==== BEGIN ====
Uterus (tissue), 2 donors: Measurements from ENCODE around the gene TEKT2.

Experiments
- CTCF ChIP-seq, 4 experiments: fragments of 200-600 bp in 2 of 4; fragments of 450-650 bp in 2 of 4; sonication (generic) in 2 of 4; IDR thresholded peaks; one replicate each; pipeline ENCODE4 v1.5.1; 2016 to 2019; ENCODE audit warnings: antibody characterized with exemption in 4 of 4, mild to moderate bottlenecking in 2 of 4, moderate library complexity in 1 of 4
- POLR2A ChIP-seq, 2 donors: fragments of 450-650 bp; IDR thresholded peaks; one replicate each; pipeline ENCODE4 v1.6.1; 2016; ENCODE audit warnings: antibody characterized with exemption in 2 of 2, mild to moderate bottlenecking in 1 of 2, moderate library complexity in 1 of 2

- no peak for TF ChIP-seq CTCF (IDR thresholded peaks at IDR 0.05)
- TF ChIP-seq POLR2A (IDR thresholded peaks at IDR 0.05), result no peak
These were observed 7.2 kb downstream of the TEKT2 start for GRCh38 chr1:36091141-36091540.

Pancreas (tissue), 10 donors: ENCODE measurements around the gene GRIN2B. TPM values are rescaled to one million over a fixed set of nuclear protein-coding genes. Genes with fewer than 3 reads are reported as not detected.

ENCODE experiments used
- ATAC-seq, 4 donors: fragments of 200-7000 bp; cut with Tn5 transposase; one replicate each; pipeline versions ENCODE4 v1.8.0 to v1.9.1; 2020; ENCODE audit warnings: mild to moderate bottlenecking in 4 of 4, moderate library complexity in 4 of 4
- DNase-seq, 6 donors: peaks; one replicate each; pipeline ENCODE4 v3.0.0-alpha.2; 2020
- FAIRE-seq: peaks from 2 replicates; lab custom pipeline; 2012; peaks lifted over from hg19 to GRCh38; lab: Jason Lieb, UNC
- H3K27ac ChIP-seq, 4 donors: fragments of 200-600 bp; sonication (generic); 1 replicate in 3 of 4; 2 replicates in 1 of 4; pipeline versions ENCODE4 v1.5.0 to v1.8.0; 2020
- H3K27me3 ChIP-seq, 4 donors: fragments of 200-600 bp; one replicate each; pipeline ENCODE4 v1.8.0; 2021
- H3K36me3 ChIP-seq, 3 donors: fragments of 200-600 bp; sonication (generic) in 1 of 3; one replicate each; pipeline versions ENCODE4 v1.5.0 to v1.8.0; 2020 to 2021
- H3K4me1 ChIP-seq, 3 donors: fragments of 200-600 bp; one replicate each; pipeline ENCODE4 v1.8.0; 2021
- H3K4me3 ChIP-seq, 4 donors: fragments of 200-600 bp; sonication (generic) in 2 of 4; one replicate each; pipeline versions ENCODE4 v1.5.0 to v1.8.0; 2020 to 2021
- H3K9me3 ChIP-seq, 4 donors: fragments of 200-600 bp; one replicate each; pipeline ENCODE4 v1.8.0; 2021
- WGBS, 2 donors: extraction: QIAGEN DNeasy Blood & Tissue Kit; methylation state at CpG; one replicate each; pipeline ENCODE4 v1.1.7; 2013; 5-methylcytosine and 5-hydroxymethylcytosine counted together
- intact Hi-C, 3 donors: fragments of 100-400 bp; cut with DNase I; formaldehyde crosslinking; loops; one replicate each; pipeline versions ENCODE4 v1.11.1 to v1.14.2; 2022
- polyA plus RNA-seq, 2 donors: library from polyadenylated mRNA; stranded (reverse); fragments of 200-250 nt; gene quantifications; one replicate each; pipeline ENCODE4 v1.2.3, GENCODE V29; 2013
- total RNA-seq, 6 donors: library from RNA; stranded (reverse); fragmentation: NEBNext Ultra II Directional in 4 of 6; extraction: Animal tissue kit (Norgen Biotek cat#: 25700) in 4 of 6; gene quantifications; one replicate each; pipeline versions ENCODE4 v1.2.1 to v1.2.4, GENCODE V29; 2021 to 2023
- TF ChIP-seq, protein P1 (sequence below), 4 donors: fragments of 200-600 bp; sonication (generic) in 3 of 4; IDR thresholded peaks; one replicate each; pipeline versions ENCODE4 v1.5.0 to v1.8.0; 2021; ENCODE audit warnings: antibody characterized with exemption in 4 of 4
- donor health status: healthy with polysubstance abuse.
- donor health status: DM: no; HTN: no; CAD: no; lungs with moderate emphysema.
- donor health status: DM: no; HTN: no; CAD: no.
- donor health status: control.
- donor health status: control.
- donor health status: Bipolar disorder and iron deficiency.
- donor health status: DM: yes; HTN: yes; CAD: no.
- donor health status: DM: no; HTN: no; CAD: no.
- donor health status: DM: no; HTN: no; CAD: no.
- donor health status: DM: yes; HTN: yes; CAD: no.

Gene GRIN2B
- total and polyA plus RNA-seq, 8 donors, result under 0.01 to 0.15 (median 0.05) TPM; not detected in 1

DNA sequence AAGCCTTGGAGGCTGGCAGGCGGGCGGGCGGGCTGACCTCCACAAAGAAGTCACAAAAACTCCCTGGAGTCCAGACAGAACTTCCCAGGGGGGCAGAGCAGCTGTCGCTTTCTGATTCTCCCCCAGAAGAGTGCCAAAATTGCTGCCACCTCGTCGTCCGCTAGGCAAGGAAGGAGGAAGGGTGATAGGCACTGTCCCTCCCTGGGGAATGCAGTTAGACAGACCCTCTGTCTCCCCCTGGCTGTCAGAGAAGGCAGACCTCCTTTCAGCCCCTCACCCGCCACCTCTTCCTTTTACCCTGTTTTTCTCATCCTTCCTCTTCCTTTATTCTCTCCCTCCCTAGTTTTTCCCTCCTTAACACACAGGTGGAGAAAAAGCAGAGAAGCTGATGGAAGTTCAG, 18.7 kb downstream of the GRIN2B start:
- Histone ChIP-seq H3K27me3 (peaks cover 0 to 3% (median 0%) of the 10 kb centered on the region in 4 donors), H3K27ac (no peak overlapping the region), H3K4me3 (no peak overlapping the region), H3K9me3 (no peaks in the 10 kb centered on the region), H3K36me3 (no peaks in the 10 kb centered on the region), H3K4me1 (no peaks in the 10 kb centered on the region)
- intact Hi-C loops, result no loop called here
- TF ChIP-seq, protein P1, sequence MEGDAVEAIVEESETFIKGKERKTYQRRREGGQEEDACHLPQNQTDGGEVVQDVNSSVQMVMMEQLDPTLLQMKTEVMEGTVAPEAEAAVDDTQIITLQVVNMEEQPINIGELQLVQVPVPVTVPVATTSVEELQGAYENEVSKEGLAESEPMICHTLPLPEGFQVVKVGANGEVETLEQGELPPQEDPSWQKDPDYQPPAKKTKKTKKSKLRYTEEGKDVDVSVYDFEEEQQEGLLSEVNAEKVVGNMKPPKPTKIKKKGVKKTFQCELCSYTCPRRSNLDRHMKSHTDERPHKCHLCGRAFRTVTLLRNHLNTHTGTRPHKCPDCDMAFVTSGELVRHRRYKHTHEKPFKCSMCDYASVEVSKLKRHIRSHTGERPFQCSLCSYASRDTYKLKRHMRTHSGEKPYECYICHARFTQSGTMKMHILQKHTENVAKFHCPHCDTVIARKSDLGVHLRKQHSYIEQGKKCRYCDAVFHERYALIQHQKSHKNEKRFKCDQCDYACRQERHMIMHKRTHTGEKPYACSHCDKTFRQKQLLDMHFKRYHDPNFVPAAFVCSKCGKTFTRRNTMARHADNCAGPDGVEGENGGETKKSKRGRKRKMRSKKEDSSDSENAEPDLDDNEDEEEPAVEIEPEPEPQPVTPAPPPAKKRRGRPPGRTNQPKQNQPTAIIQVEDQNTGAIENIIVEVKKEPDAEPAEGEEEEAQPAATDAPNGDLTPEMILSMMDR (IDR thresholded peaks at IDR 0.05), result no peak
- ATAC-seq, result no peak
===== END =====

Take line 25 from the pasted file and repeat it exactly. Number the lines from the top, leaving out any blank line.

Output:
- donor health status: DM: no; HTN: no; CAD: no; lungs with moderate emphysema.